You are undoubtedly familiar with the statement, Think Globally, Act Locally. Quoting from the Wikipedia (Wikipedia, 2019b, link):

"Think globally, act locally" urges people to consider the health of the entire planet and to take action in their own communities and cities. Long before governments began enforcing environmental laws, individuals were coming together to protect habitats and the organisms that live within them. These efforts are referred to as grassroots efforts. They occur on a local level and are primarily run by volunteers and helpers.

The first use of the phrase in an environmental context is disputed. Some say it was coined by David Brower, founder of Friends of the Earth, as a slogan for FOE when it was founded in 1971, although others attribute it to René Dubos in 1977.

More recently, the admonition Think Globally, Act Globally has begun to come into vogue. Quoting the Duke Law Professor Jonathan Wiener (Wiener, 2007, link to PDF file):

“Think globally, act locally” is good advice for many problems, especially when interpreted not only spatially, but also conceptually as advice to adopt a systems analysis mental framework: consider the complex interconnected whole, and then do what you can to help out in your particular niche while avoiding adverse side effects on other domains. But “think globally, act locally” is not such good advice for protecting global public goods when the externalities arise from wide-spread and geographically moveable sources, and when local action would have a trivial effect or would merely shift those sources to other locales (potentially causing even greater harm). Because there is no global sovereign to institute global regulation, successful action will require cooperation by the major global actors—a diverse group of powerful national governments who will act only if they perceive their own net benefits to doing so and who are bound to a treaty only if they agree to join. Action by each major national government depends on its confidence that other major countries will also act. The difficult policy challenge of climate change is thus to produce a global public good via the mutual consent of multiple heterogeneous actors. It requires us to “think globally, act globally.” [Bold added for emphasis.]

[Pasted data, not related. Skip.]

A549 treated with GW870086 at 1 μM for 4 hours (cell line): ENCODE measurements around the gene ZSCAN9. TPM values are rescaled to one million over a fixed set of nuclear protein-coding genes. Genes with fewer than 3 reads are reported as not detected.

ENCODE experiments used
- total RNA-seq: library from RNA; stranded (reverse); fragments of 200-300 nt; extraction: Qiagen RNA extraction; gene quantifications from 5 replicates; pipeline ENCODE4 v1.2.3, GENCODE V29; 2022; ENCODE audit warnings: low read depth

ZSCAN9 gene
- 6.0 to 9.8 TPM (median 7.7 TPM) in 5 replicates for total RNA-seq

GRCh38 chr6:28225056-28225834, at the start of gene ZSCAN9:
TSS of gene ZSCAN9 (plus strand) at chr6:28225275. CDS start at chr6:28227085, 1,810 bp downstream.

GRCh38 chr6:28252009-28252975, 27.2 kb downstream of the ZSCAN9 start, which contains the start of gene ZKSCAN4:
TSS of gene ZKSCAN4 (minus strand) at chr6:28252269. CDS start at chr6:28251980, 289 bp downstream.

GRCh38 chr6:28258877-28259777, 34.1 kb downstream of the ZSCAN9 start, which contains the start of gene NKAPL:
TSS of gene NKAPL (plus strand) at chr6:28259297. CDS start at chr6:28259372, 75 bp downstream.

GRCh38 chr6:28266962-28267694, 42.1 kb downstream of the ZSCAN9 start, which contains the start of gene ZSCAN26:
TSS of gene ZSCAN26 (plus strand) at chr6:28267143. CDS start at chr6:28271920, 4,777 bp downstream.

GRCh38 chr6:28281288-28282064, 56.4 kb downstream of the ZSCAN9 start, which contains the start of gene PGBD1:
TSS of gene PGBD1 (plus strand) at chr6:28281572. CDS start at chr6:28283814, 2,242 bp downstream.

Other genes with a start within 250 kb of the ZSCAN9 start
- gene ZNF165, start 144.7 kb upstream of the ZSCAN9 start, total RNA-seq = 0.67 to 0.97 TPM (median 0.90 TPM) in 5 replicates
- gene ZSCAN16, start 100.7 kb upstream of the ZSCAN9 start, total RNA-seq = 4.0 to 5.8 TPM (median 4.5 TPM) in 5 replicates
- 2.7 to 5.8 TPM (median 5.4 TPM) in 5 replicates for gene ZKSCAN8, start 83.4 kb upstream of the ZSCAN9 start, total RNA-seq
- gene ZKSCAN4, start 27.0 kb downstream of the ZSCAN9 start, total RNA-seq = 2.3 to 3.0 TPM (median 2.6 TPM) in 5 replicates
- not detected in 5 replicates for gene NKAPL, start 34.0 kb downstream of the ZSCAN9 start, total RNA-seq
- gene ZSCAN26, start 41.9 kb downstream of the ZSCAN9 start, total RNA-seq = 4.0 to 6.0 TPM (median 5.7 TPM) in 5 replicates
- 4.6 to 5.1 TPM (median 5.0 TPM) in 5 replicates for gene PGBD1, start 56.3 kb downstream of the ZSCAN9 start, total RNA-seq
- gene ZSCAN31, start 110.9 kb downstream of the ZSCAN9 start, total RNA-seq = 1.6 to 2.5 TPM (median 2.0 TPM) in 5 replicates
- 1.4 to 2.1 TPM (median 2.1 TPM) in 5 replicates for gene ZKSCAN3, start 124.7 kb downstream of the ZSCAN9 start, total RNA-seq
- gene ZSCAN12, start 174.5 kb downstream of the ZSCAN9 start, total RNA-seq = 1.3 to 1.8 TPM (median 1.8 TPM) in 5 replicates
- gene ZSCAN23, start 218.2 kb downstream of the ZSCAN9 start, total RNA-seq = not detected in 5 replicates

Spend a few moments pondering what Think Globally, Act Globally means to you. What thoughts come to your mind? When I did this activity, my first thoughts were that global and national leaders should definitely be doing Global Thinking and Acting, and maybe a state such as California could do this. But me, a retired professor living in a small town in Oregon?

Then it dawned on me that I write extensively, and I make my writing available free on the Web where quite a few of my publications have international readership (Moursund, 2019, link). Further thought reminded me that I founded the International Society for Technology in Education (ISTE) 40 years ago. There were 83 countries represented this year at the 2019 ISTE conference held in Philadelphia, Pennsylvania (Moursund, 7/15/2019, link).

Next, I realized that I have often acted locally in a manner that has negative global effects. Many of the items I purchase in my daily life are produced or grown outside of my country, and the standard of living of many of the workers in these countries is miserable. I have traveled extensively in my own country as well as to a number of different countries, and my many airline flights have added to global air pollution. Hmm. I now realize that I routinely give little thought to many of my local actions that have a global impact.